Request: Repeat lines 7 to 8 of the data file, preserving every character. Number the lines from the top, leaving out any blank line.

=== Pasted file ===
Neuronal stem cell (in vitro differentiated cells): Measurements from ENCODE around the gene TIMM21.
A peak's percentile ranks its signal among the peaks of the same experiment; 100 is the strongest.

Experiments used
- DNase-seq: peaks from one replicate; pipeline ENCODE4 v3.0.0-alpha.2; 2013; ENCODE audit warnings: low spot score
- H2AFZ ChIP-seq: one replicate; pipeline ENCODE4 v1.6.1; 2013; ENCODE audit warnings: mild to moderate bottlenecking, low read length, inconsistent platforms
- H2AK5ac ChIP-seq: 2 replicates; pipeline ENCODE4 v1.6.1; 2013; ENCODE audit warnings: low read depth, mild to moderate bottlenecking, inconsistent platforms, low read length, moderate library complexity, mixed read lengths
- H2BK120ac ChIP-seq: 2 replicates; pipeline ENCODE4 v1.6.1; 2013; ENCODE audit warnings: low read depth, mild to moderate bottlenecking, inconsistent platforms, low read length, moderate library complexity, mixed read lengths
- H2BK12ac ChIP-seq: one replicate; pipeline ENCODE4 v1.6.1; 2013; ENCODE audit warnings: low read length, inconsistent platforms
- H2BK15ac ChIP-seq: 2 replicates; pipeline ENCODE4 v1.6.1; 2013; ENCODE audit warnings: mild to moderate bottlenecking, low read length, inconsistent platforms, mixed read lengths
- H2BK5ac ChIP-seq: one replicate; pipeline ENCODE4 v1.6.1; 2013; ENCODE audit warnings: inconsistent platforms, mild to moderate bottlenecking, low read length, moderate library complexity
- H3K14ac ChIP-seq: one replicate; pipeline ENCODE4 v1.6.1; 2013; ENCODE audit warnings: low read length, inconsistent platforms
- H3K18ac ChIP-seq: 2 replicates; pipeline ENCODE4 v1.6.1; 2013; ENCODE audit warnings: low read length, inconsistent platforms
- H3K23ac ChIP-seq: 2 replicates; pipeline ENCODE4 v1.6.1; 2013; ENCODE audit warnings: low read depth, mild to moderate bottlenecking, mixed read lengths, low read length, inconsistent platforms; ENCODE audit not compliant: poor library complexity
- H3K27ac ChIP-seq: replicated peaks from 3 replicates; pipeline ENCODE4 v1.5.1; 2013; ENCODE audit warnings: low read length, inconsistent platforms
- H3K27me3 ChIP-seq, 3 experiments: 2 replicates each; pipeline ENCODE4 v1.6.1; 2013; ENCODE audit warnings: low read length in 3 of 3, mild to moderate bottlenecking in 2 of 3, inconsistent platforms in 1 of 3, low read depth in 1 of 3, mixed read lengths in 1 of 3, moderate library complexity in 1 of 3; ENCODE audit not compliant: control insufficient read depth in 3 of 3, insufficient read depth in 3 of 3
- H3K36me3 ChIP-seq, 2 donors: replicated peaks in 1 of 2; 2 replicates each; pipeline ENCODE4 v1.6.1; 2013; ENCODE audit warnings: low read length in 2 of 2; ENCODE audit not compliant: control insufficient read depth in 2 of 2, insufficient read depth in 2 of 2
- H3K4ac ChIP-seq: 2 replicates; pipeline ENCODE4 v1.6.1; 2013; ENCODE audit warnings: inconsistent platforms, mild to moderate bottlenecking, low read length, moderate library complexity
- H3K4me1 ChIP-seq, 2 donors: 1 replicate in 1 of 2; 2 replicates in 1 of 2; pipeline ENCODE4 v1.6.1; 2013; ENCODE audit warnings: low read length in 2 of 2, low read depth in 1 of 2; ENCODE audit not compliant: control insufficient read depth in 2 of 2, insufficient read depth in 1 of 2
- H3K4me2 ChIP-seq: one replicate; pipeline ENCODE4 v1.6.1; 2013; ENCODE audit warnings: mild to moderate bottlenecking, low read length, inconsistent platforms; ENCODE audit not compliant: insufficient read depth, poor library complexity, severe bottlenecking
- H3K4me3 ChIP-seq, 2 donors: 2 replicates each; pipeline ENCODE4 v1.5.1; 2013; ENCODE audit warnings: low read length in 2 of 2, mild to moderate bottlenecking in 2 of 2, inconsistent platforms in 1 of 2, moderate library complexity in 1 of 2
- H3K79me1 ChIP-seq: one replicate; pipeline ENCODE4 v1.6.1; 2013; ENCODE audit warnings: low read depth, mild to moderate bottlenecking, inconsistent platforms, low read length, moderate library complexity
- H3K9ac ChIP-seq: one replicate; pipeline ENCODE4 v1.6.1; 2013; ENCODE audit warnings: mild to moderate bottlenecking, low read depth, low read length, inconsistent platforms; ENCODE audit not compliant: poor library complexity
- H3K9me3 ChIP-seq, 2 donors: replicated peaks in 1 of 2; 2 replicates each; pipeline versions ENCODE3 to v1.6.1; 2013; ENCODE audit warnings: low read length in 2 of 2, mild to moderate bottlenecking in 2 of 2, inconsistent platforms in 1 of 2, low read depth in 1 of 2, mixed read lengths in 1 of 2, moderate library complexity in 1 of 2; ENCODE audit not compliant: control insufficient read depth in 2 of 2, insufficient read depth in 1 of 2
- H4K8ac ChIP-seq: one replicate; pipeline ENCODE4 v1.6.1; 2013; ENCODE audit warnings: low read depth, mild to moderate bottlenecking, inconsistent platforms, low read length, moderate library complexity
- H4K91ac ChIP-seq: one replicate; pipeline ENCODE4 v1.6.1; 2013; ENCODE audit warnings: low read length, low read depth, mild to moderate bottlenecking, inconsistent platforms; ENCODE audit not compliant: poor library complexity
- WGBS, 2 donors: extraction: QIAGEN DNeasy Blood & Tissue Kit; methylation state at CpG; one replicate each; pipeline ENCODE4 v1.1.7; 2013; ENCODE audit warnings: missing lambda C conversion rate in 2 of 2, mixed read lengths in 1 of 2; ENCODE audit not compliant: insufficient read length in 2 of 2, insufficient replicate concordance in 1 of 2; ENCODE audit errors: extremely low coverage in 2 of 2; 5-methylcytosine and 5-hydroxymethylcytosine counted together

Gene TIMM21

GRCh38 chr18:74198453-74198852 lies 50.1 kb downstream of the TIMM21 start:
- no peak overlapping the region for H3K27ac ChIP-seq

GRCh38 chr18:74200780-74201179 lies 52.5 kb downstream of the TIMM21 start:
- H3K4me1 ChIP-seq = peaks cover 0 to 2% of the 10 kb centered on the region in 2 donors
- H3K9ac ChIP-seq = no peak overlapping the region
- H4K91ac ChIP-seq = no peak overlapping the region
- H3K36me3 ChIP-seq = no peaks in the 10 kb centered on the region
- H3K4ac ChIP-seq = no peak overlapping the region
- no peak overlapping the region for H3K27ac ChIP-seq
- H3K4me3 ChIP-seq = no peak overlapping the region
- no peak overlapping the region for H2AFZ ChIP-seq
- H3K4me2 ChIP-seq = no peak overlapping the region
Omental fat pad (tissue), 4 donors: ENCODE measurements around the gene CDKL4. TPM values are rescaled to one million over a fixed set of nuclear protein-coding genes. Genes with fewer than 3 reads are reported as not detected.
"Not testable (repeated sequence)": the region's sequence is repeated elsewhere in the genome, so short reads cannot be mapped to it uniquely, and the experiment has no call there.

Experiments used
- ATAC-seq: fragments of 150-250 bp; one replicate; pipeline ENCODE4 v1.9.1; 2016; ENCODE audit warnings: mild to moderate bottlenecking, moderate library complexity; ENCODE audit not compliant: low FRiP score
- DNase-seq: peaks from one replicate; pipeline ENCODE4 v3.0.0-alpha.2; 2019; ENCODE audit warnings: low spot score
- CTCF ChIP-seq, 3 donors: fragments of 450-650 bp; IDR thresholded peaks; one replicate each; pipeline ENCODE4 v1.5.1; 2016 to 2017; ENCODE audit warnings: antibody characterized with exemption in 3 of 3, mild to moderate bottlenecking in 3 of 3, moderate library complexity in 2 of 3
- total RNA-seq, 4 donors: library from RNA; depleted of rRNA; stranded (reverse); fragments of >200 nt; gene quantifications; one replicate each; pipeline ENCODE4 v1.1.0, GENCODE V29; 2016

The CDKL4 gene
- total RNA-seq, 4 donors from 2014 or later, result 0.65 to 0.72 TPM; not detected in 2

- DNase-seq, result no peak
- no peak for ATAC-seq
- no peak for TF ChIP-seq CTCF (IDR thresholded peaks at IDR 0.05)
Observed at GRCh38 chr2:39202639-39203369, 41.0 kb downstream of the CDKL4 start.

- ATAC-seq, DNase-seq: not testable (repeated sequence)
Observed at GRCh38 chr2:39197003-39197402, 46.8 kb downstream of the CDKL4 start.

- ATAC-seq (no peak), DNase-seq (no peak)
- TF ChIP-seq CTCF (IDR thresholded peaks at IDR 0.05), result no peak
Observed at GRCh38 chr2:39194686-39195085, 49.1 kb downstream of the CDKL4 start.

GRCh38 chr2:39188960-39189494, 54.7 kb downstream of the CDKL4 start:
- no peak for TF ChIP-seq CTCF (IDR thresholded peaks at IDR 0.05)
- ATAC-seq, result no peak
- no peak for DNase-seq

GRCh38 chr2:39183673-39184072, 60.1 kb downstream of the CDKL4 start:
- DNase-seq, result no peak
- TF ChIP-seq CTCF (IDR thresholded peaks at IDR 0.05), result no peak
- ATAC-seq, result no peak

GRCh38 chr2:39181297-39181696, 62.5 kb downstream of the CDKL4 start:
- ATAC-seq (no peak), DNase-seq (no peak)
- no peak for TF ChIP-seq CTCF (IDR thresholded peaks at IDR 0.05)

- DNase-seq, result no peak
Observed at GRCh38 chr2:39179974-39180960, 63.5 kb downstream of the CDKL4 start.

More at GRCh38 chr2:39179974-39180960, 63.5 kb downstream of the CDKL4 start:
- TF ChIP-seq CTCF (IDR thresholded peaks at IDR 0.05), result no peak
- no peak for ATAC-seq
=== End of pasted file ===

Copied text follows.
- H2BK120ac ChIP-seq: 2 replicates; pipeline ENCODE4 v1.6.1; 2013; ENCODE audit warnings: low read depth, mild to moderate bottlenecking, inconsistent platforms, low read length, moderate library complexity, mixed read lengths
- H2BK12ac ChIP-seq: one replicate; pipeline ENCODE4 v1.6.1; 2013; ENCODE audit warnings: low read length, inconsistent platforms